# Prove a function is constant under certain conditions

Let $$f: \mathbb{R} \rightarrow \mathbb{R}$$ be smooth and such that for every $$x$$ $$\int_{-\infty}^{\infty}\frac{|f(x)-f(y)|}{|x-y|^2}dy < \infty$$ Prove that $$f$$ is constant.

• Two observations, not sure if useful: the integrand is even, so this is equivalent to saying $$\int_x^\infty \frac{|f(x)-f(y)|}{(x-y)^2} dy < \infty.$$ That $f$ is constant forces the integral on the LHS to be always $0$ – gt6989b Jan 21 at 4:19

If $$f$$ is not constant, then $$f'(a)\ne 0$$ for some $$a.$$ Thus for some $$\delta >0,$$ $$|f(y)-f(a)|/|y-a|>|f'(a)|/2$$ for $$a Taking $$x=a,$$ the integral of interest is at least

$$\int_{a}^{a+\delta}\frac{|f(a)-f(y)|}{|a-y|^2}dy \ge \frac{|f'(a)|}{2}\int_{a}^{a+\delta}\frac{1}{y-a}dy =\infty,$$

Sketch for a proof: from the Taylor's theorem we have that $$f(x)=f(y)+f'(y)(x-y)+O(|x-y|^2),\quad \text{ when }|x-y|\to 0$$ And because the integral converges then for any chosen $$\epsilon >0$$ there is some $$\delta >0$$ such that $$\int_{x-\delta }^{x+\delta }\frac{|f(x)-f(y)|}{(x-y)^2}\,\mathrm d y=\int_{x-\delta }^{x+\delta }\left|\frac{f'(y)}{x-y}+ \frac{O(|x-y|^2)}{(x-y)^2} \right|\,\mathrm d y<\epsilon$$ Because $$f$$ is smooth then $$f'$$ is continuous in $$[x-\delta ,x+\delta ]$$ so $$f'$$ is bounded here, and also its bounded the term $$O(|x-y|^2)/(x-y)^2$$ (check the definition of big Oh, or instead of big Oh notation use the Taylor's remainder).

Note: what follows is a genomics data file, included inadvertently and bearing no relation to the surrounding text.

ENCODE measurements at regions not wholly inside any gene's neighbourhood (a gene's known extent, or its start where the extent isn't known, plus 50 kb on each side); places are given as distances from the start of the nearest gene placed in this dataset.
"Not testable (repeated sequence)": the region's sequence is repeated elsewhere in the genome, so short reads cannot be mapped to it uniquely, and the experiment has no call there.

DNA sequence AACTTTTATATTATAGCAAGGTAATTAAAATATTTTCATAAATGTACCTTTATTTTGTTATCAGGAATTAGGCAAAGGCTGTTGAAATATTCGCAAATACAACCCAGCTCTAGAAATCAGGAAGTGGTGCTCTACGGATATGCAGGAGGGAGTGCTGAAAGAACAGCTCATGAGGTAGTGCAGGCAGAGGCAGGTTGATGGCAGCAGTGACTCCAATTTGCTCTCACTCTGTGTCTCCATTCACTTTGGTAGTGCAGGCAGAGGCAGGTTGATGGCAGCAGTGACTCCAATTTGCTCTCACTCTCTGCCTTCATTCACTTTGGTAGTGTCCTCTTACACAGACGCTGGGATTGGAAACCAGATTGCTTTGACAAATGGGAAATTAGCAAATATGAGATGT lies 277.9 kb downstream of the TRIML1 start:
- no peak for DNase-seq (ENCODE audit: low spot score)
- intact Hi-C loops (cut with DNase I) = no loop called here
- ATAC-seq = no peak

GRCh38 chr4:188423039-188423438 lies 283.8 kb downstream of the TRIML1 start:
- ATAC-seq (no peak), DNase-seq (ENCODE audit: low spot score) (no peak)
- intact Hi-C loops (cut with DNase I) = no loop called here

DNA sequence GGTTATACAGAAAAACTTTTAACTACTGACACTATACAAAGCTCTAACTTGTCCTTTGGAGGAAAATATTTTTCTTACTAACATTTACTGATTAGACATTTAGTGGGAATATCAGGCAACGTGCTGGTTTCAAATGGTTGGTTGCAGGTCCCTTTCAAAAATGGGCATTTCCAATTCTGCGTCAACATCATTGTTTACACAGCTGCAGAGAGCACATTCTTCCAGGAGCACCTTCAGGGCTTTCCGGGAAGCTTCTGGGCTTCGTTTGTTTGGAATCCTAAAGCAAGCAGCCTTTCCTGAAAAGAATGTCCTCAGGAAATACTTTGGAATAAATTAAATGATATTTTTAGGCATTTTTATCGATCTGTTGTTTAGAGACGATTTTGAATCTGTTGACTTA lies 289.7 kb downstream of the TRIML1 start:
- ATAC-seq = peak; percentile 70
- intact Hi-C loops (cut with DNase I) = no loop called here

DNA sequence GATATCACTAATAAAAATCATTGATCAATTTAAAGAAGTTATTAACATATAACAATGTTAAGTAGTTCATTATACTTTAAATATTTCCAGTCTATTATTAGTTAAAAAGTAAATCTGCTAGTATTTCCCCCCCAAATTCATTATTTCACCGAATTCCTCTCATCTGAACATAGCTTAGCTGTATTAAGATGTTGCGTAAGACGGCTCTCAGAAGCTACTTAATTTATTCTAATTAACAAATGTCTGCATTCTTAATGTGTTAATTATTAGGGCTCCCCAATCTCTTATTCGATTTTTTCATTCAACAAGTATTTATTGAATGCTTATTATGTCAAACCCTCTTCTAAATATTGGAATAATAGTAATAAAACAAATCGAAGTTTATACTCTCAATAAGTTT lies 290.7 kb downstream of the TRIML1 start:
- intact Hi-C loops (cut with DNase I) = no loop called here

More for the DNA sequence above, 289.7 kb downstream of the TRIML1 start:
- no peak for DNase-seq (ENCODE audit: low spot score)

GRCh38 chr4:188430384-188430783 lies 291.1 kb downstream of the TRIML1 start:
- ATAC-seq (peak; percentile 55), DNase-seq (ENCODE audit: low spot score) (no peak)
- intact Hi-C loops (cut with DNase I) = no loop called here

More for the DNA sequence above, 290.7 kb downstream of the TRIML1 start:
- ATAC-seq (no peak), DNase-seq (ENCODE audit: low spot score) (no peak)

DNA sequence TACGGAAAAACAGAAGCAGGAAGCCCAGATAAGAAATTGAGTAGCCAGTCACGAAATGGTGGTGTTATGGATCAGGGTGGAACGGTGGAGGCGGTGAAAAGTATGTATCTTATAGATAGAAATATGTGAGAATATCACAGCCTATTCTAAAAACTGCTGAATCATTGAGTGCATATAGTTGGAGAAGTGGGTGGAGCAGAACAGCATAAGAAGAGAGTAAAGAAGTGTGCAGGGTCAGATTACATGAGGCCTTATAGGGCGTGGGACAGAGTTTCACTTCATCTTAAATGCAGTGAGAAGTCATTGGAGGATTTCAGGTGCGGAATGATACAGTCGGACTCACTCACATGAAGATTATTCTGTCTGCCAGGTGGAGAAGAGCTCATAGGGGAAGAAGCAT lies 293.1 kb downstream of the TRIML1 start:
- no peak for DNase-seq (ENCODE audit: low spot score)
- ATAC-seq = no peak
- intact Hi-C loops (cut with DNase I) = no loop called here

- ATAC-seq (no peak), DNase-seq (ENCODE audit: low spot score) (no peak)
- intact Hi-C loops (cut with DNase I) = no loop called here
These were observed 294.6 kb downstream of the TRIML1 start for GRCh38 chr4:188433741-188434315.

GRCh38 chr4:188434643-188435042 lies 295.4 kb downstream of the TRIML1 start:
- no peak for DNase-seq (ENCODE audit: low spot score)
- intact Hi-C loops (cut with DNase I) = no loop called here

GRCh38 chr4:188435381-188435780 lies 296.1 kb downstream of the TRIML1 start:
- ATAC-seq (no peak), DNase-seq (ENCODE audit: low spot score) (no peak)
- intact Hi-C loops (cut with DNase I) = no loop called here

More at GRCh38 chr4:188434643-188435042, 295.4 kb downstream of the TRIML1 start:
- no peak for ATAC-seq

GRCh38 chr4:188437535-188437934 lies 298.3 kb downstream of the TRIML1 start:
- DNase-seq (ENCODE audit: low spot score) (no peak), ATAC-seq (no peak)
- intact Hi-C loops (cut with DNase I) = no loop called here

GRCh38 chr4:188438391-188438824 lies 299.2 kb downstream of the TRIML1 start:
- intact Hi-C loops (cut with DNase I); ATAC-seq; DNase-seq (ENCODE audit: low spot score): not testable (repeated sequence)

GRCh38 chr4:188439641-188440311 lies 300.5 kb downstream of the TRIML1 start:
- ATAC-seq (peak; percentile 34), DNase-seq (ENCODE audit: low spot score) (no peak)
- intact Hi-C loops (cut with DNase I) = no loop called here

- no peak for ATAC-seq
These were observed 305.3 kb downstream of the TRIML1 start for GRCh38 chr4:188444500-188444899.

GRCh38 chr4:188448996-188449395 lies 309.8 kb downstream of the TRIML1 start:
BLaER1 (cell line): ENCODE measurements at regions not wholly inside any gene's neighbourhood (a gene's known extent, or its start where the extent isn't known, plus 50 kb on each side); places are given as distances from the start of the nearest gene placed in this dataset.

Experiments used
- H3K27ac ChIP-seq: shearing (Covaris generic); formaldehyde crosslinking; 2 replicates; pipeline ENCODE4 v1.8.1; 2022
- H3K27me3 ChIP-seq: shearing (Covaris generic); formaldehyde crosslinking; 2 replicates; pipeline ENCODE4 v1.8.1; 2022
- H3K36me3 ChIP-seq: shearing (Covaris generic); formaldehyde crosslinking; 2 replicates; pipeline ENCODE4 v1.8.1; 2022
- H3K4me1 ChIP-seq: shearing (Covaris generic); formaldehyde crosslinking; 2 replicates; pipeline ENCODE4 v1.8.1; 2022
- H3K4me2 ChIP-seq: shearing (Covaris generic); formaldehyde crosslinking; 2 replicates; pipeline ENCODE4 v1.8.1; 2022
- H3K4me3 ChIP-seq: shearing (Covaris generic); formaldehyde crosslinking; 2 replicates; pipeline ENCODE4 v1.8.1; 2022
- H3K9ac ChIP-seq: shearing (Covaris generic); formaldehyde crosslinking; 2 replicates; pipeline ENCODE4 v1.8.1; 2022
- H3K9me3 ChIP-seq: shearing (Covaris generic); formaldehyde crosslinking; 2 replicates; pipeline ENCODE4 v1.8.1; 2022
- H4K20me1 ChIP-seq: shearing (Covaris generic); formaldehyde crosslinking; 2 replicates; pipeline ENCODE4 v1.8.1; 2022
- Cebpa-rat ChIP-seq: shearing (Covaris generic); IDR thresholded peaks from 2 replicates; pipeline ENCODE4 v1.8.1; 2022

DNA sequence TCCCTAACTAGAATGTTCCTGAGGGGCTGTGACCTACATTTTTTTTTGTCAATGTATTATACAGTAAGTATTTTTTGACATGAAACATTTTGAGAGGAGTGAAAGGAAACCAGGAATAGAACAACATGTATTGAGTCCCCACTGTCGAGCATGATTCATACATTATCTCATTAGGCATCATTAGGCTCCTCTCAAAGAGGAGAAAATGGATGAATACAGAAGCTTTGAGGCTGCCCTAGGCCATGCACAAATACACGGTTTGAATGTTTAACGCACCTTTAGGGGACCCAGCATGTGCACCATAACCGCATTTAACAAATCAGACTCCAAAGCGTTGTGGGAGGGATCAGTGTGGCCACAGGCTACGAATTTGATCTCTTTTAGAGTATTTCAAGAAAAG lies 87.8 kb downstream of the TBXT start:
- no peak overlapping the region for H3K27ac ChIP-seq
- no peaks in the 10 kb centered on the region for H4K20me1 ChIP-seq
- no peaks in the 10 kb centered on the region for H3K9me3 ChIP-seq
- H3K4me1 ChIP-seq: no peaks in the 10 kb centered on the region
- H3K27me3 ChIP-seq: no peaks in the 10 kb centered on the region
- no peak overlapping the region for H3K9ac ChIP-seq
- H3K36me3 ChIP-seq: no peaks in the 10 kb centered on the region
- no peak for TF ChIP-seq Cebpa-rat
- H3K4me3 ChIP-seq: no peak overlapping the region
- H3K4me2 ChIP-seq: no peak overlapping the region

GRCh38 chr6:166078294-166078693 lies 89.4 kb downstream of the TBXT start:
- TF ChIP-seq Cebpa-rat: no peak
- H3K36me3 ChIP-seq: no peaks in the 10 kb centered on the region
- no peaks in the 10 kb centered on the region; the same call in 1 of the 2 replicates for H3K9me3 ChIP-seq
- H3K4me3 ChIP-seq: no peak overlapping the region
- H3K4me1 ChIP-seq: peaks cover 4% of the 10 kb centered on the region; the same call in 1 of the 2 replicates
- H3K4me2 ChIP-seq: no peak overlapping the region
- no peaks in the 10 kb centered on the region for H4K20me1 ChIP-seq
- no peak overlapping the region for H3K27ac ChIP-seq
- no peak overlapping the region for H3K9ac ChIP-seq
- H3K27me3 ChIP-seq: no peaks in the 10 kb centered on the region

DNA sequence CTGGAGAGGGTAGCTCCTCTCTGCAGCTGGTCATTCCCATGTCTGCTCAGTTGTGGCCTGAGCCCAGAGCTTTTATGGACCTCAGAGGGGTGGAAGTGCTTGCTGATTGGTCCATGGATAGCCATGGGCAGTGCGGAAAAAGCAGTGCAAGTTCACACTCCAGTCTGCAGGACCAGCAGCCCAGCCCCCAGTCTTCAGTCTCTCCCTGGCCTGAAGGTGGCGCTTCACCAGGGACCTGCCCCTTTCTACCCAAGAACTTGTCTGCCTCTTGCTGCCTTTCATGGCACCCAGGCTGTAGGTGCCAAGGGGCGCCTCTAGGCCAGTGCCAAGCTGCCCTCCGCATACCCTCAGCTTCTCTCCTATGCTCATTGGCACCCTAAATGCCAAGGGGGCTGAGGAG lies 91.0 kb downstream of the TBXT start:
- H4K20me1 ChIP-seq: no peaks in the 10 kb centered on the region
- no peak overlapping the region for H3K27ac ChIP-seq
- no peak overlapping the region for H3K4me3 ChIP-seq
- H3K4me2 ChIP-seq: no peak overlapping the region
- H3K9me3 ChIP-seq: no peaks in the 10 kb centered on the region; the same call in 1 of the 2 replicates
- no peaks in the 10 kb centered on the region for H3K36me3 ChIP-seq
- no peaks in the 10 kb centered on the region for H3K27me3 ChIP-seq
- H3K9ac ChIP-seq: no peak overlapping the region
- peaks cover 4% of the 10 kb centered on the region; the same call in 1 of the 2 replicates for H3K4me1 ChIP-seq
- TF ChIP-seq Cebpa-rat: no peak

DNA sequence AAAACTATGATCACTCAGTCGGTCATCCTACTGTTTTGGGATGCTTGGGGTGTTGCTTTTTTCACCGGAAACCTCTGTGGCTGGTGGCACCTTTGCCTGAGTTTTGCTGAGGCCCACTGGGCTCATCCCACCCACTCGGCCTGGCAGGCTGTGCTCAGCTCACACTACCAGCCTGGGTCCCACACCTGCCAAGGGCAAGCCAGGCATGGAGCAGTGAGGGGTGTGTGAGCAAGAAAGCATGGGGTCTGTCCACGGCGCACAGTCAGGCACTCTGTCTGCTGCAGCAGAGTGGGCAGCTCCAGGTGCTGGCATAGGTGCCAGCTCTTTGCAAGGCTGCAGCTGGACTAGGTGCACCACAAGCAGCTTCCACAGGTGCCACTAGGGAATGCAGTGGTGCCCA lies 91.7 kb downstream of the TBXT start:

If you show that $$f'(x)=0$$ we are done. Can you continue from here?
What happen if $$f'(x)\neq 0$$?
• @Vincent: just click the edit button, you'll see the raw markdown (>! in this case) – Mat Jan 21 at 12:36